And I haven’t.

  11. Carol Rogers says:

    I love reading these comments. I am older than Laurie, but I can remember vividly the outfit my father bought me to go away to college. A plaid wool skirt in red, gray and white and a sweater to go with. Still my favorite color combination. I can remember the cash being whizzed around the store in a pneumatic tube. Thank you to everyone for sparking wonderful memories about a much simpler time.

  12. I still make any dress that actually fits me, Laurie. Though I mostly wear pants and tops now. We are about the same age. I am so grateful my mother taught me to sew beginning when I was six. During one week in 1967 I made a cotton shift dress each evening and wore my new dress to school the next day. Not only did I enjoy wearing them as well as making them, it inspired my best friend to learn to sew herself.

  13. Dolly Joern says:

    I’m much older than you and grew up only in homemade dresses and hand knit sweaters until late teens when I went into nurses training in Santa Barbara but I did have one store bought dress that I fell in love with and was on sale for $5, a fortune in those days. Does anyone remember the Nash Department store in Pasadena, Ca? That’s where my sale dress came from. All the women in my family, except me, were seamstresses and the pedal machine was always in use.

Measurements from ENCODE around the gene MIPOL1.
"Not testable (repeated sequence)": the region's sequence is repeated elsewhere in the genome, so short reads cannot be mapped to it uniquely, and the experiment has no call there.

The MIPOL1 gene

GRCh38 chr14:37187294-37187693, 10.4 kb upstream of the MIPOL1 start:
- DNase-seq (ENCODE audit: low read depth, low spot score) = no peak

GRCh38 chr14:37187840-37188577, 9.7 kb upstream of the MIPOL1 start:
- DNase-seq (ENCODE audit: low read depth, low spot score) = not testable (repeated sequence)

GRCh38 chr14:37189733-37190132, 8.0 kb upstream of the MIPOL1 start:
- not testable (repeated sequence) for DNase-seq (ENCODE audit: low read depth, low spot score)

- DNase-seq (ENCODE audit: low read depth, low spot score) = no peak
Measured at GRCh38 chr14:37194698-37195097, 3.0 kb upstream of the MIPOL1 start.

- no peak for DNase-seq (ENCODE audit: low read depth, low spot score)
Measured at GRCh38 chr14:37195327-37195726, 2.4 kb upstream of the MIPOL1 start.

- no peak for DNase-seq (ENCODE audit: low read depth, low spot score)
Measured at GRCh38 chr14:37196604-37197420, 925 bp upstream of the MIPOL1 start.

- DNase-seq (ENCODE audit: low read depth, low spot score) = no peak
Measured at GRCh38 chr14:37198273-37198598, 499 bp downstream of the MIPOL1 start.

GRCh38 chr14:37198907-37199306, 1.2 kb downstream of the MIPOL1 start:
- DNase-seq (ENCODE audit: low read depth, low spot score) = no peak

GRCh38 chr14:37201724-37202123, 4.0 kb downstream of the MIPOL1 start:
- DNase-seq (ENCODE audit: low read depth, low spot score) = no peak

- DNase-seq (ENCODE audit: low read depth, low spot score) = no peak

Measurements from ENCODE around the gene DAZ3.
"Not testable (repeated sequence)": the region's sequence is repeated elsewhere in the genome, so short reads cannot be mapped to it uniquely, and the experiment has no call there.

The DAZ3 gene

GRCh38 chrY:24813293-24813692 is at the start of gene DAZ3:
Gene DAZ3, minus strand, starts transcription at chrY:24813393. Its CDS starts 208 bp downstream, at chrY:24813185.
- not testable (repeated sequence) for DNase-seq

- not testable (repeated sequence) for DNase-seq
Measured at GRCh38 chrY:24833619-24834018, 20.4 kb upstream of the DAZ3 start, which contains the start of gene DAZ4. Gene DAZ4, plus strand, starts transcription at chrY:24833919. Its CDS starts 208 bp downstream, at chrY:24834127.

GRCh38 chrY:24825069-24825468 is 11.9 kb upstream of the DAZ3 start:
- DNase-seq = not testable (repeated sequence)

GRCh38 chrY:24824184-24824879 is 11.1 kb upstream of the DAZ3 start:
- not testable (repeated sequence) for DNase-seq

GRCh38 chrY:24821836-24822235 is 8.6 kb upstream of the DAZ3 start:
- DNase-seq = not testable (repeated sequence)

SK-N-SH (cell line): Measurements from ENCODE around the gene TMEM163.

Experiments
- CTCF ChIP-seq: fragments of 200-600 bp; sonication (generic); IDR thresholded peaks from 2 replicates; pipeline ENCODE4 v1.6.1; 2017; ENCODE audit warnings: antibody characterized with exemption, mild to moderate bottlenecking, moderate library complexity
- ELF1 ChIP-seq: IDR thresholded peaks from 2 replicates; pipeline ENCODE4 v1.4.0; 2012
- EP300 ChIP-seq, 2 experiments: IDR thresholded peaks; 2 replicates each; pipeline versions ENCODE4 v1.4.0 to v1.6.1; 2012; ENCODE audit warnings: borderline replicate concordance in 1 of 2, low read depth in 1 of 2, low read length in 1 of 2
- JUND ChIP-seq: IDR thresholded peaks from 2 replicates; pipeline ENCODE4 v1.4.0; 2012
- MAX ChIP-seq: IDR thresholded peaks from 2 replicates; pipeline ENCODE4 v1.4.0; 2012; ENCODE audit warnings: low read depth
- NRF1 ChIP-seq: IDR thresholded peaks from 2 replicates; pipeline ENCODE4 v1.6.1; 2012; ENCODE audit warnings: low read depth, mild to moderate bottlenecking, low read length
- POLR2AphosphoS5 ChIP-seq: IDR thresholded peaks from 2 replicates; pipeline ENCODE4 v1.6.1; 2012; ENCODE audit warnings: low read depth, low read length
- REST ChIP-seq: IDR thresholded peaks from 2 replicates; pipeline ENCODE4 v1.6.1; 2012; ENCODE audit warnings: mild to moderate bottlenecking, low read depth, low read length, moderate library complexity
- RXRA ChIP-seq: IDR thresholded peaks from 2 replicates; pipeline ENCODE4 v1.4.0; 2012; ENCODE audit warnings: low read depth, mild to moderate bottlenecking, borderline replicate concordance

• Merrily Taylor says:

      Dolly,

      I grew up on the other side of the country and so don’t remember the department store you mentioned (our big department store in my youth – I’m also older than Laurie – was Maas Brothers), but I do remember when a nice “store bought” dress was $7 or $8. When I was in graduate school I bought a suit for the outrageous sum of $38, and I had to have it on layaway for several weeks in order to get it.
      Boy do we sound old! (-:

  14. Mary Garrett says:

    Mom made us the BEST clothes! She was excellent at precise fittings . . . my skills are basic by comparison.

  15. Meredith Taylor says:

    I believe that I, too, had a dress in that exact pattern. Made it laboriously with help from a friend; not that good at sewing. The nearest fabric store here has Closed. egad

    Check the Sixties eyeliner!